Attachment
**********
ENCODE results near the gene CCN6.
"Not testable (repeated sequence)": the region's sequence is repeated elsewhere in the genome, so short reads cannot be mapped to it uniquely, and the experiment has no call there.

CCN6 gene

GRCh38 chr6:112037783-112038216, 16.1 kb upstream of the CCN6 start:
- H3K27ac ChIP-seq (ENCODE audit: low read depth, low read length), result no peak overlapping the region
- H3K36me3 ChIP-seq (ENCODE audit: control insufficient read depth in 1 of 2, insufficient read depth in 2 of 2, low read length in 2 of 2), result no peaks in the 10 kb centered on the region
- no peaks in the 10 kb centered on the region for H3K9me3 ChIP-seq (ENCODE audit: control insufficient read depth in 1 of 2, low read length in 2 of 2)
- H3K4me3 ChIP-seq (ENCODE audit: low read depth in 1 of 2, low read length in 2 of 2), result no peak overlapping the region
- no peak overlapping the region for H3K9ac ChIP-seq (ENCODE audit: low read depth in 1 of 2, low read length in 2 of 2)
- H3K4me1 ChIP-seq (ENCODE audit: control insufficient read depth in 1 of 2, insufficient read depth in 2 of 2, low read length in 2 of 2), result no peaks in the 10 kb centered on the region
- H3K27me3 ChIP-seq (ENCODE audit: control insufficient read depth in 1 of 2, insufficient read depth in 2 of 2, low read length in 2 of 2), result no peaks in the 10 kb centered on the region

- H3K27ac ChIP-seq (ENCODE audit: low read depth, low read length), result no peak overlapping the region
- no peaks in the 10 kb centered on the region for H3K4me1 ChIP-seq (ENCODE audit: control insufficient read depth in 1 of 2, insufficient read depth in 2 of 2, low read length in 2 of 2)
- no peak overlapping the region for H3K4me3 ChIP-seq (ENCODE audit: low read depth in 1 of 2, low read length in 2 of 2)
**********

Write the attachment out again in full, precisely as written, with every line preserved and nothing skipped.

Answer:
ENCODE results near the gene CCN6.
"Not testable (repeated sequence)": the region's sequence is repeated elsewhere in the genome, so short reads cannot be mapped to it uniquely, and the experiment has no call there.

CCN6 gene

GRCh38 chr6:112037783-112038216, 16.1 kb upstream of the CCN6 start:
- H3K27ac ChIP-seq (ENCODE audit: low read depth, low read length), result no peak overlapping the region
- H3K36me3 ChIP-seq (ENCODE audit: control insufficient read depth in 1 of 2, insufficient read depth in 2 of 2, low read length in 2 of 2), result no peaks in the 10 kb centered on the region
- no peaks in the 10 kb centered on the region for H3K9me3 ChIP-seq (ENCODE audit: control insufficient read depth in 1 of 2, low read length in 2 of 2)
- H3K4me3 ChIP-seq (ENCODE audit: low read depth in 1 of 2, low read length in 2 of 2), result no peak overlapping the region
- no peak overlapping the region for H3K9ac ChIP-seq (ENCODE audit: low read depth in 1 of 2, low read length in 2 of 2)
- H3K4me1 ChIP-seq (ENCODE audit: control insufficient read depth in 1 of 2, insufficient read depth in 2 of 2, low read length in 2 of 2), result no peaks in the 10 kb centered on the region
- H3K27me3 ChIP-seq (ENCODE audit: control insufficient read depth in 1 of 2, insufficient read depth in 2 of 2, low read length in 2 of 2), result no peaks in the 10 kb centered on the region

- H3K27ac ChIP-seq (ENCODE audit: low read depth, low read length), result no peak overlapping the region
- no peaks in the 10 kb centered on the region for H3K4me1 ChIP-seq (ENCODE audit: control insufficient read depth in 1 of 2, insufficient read depth in 2 of 2, low read length in 2 of 2)
- no peak overlapping the region for H3K4me3 ChIP-seq (ENCODE audit: low read depth in 1 of 2, low read length in 2 of 2)